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Math Help - Find integers

  1. #1
    Member GAdams's Avatar
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    Find integers

    What do they mean by 'for all x' in (a)?
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  2. #2
    Grand Panjandrum
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    Quote Originally Posted by GAdams View Post
    What do they mean by 'for all x' in (a)?
    It means find p and q such that whatever value x takes:

    <br />
x^2-8x=(x-p)^2+q<br />

    That is find p and q so that this is an identity.

    To do this expand the right hand side, and equate the coefficients of like
    powers of x on both sides of the equation.

    RonL
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  3. #3
    MHF Contributor red_dog's Avatar
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    a) x^2-8x=(x-p)^2+q\Leftrightarrow x^2-8x=x^2-2px+p^2+q,\forall x\in\mathbf{R}. That means all coefficients of both members are equal.
    Then \left\{\begin{array}{c}-2p=-8\\p^2+q=0\end{array}\right.\Rightarrow p=4,q=-16.
    b) The equation can be written
    x^2-8x+16+y^2=16\Leftrightarrow (x-4)^2+y^2=16.
    c) The graph is a circle with center C(4,0) and radius r=4.
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  4. #4
    Member GAdams's Avatar
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    Quote Originally Posted by red_dog View Post
    a) x^2-8x=(x-p)^2+q\Leftrightarrow x^2-8x=x^2-2px+p^2+q,\forall x\in\mathbf{R}. That means all coefficients of both members are equal.
    Then \left\{\begin{array}{c}-2p=-8\\p^2+q=0\end{array}\right.\Rightarrow p=4,q=-16.
    b) The equation can be written
    x^2-8x+16+y^2=16\Leftrightarrow (x-4)^2+y^2=16.
    c) The graph is a circle with center C(4,0) and radius r=4.
    What does the upside down A and the R mean?
    I don't understand how you got part 'b'.
    Thanks.
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  5. #5
    is up to his old tricks again! Jhevon's Avatar
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    Quote Originally Posted by GAdams View Post
    What does the upside down A and the R mean?
    I don't understand how you got part 'b'.
    Thanks.
    the upside down A means "for all" so he's saying "for all x"

    the "R" means the set of real numbers, so he is really saying "for all real x" or "for all x in the set of real numbers"
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  6. #6
    Member GAdams's Avatar
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    Thanks, but how can you write the equation as it's written in part (b)?
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    is up to his old tricks again! Jhevon's Avatar
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    Quote Originally Posted by GAdams View Post
    Thanks, but how can you write the equation as it's written in part (b)?
    complete the square for the x-term, you know how to complete the square right?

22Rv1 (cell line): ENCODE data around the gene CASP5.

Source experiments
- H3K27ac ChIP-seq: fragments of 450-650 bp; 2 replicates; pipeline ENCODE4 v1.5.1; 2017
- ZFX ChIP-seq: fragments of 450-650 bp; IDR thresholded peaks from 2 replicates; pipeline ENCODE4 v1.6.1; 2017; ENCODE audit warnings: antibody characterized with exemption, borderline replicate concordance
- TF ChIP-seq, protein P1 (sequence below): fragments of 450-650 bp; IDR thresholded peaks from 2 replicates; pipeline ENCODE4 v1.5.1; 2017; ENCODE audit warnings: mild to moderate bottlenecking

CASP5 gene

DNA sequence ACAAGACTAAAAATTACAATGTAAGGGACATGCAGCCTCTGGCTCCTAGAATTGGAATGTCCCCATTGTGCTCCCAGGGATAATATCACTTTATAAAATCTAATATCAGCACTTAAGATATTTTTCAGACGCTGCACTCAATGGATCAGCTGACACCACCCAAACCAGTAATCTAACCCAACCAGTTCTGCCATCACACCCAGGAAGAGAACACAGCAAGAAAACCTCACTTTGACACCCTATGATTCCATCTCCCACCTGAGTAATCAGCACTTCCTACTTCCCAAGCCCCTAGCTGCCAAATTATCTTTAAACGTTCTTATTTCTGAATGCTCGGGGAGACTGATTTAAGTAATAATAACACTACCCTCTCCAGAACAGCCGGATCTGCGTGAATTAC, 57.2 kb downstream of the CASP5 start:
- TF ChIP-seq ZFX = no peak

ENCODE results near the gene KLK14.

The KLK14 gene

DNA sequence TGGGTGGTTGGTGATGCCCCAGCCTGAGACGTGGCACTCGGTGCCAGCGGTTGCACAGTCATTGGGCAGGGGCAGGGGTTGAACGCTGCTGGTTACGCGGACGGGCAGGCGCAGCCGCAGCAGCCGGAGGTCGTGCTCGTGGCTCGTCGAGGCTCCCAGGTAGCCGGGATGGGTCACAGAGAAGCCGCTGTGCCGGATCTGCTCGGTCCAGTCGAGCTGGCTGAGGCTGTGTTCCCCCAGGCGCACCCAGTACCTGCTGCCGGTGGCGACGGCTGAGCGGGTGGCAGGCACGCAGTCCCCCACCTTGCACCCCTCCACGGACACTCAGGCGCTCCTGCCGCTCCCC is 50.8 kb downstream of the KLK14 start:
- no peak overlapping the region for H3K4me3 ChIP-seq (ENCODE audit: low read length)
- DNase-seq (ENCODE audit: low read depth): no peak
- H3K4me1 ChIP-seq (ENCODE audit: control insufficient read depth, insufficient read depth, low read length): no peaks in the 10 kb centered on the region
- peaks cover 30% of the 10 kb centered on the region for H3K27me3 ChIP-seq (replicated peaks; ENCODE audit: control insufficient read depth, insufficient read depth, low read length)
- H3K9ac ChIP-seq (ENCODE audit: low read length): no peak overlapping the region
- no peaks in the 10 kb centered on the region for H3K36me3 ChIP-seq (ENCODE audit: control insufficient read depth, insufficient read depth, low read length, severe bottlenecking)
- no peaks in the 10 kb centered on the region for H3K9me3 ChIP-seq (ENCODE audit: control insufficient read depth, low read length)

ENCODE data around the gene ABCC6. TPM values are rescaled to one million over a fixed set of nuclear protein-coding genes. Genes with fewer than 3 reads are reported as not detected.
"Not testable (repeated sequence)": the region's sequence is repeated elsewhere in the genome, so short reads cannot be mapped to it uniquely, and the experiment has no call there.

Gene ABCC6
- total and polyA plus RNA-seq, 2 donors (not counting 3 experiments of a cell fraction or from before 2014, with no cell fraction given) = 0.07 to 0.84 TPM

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  8. #8
    Member GAdams's Avatar
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    Ok, I got part (b) thus:

    x^2 + y^2 -8x =0

    by completing the square (which I just learnt how to do)

    x^2 + y^2 -8x + 16 = 16

    (x-4)^2 + y^2 = 16

    Part (c) is clear


    Part (a) is still confusing me. I don't understand it all.
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  9. #9
    is up to his old tricks again! Jhevon's Avatar
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    Quote Originally Posted by GAdams View Post
    Part (a) is still confusing me. I don't understand it all.
    I think red_dog did an excellent job on this question. However, i shall take baby steps and leave out the formalism, hoefully you can get the concept from this.


    We have x^2 - 8x = (x - p)^2 + q

    we want this to be true no matter what x we choose. we will do the classic move of equating coefficients to accomplish this. Let's expand the right side, we get:

    x^2 - 8x = x^2 - 2xp + p^2 + q

    Now group like powers of x

    \Rightarrow x^2 - 8x = x^2 - (2p)x + \left( p^2 + q \right)

    so now we match up the coefficients. since the two sides are equal, we must have the same number of each power of x on both sides.

    we have 1 x^2 on each side, so we're good there

    on the left we have -8x on the right we have -2px, they must be equal, so we must have:

    -8 = -2p \implies \boxed { p = 4 }

    on the left we have 0 as the constant term, on the right we have p^2 + q as the constant term. since we want the constants to be the same as well for the sake of equality, we must have:

    0 = p^2 + q

    \Rightarrow 0 = 16 + q ..........since p = 4

    \Rightarrow \boxed { q = -16 }

    so those are the two values we need. so no matter what x is, those values for p and q will work


    did you get it?
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  10. #10
    Member GAdams's Avatar
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    Got it!! Thanks. Great explanation!
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